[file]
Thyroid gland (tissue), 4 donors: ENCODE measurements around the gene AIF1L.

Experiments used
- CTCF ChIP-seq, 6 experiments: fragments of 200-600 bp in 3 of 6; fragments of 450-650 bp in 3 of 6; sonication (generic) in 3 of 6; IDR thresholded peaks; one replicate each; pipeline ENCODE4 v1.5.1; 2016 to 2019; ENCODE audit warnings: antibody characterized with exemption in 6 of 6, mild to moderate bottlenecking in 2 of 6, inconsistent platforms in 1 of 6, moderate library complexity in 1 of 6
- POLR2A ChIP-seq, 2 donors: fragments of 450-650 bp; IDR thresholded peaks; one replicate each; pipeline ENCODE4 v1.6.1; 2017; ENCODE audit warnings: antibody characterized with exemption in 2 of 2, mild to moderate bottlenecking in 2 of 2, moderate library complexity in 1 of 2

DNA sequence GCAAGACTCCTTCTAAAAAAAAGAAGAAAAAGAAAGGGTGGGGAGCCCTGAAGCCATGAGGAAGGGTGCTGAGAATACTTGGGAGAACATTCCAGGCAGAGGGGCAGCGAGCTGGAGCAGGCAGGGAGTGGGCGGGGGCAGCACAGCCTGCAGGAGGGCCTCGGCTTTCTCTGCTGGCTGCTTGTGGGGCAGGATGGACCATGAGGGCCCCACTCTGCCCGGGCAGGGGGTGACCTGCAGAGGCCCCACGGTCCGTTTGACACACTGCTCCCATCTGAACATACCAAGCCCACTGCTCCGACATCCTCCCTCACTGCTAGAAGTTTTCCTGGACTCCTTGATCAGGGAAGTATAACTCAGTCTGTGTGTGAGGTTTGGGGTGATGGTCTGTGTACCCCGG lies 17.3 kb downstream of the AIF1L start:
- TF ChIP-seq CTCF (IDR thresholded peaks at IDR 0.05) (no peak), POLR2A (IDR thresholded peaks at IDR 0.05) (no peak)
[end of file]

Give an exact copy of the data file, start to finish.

Thyroid gland (tissue), 4 donors: ENCODE measurements around the gene AIF1L.

Experiments used
- CTCF ChIP-seq, 6 experiments: fragments of 200-600 bp in 3 of 6; fragments of 450-650 bp in 3 of 6; sonication (generic) in 3 of 6; IDR thresholded peaks; one replicate each; pipeline ENCODE4 v1.5.1; 2016 to 2019; ENCODE audit warnings: antibody characterized with exemption in 6 of 6, mild to moderate bottlenecking in 2 of 6, inconsistent platforms in 1 of 6, moderate library complexity in 1 of 6
- POLR2A ChIP-seq, 2 donors: fragments of 450-650 bp; IDR thresholded peaks; one replicate each; pipeline ENCODE4 v1.6.1; 2017; ENCODE audit warnings: antibody characterized with exemption in 2 of 2, mild to moderate bottlenecking in 2 of 2, moderate library complexity in 1 of 2

DNA sequence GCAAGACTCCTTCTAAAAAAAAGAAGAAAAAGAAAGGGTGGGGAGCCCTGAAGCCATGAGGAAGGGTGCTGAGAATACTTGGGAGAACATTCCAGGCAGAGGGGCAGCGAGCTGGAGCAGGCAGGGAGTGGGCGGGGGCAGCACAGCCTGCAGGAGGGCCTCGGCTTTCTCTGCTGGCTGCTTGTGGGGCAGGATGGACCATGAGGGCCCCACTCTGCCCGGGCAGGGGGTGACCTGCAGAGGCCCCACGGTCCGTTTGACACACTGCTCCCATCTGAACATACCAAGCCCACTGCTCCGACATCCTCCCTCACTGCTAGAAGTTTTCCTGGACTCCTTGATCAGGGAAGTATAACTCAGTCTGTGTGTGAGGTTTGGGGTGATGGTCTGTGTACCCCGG lies 17.3 kb downstream of the AIF1L start:
- TF ChIP-seq CTCF (IDR thresholded peaks at IDR 0.05) (no peak), POLR2A (IDR thresholded peaks at IDR 0.05) (no peak)